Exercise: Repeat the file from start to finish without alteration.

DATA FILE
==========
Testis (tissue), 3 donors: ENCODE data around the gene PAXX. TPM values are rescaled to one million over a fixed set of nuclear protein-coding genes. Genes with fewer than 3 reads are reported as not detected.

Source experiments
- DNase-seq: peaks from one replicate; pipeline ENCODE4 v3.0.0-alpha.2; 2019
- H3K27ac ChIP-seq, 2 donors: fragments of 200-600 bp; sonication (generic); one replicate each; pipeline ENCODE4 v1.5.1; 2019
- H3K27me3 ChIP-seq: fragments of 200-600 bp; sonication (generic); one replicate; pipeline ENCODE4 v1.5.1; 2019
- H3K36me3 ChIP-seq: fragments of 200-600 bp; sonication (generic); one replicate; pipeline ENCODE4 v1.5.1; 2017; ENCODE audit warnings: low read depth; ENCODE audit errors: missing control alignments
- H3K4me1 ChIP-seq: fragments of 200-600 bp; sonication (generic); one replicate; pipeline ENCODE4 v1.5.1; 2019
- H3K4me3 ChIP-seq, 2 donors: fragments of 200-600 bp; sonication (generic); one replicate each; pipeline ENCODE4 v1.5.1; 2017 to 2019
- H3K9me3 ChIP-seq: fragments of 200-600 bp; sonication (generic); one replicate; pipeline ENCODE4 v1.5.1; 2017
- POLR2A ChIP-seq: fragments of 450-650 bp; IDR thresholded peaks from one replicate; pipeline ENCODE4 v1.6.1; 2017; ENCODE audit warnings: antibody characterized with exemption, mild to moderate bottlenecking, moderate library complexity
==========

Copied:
Testis (tissue), 3 donors: ENCODE data around the gene PAXX. TPM values are rescaled to one million over a fixed set of nuclear protein-coding genes. Genes with fewer than 3 reads are reported as not detected.

Source experiments
- DNase-seq: peaks from one replicate; pipeline ENCODE4 v3.0.0-alpha.2; 2019
- H3K27ac ChIP-seq, 2 donors: fragments of 200-600 bp; sonication (generic); one replicate each; pipeline ENCODE4 v1.5.1; 2019
- H3K27me3 ChIP-seq: fragments of 200-600 bp; sonication (generic); one replicate; pipeline ENCODE4 v1.5.1; 2019
- H3K36me3 ChIP-seq: fragments of 200-600 bp; sonication (generic); one replicate; pipeline ENCODE4 v1.5.1; 2017; ENCODE audit warnings: low read depth; ENCODE audit errors: missing control alignments
- H3K4me1 ChIP-seq: fragments of 200-600 bp; sonication (generic); one replicate; pipeline ENCODE4 v1.5.1; 2019
- H3K4me3 ChIP-seq, 2 donors: fragments of 200-600 bp; sonication (generic); one replicate each; pipeline ENCODE4 v1.5.1; 2017 to 2019
- H3K9me3 ChIP-seq: fragments of 200-600 bp; sonication (generic); one replicate; pipeline ENCODE4 v1.5.1; 2017
- POLR2A ChIP-seq: fragments of 450-650 bp; IDR thresholded peaks from one replicate; pipeline ENCODE4 v1.6.1; 2017; ENCODE audit warnings: antibody characterized with exemption, mild to moderate bottlenecking, moderate library complexity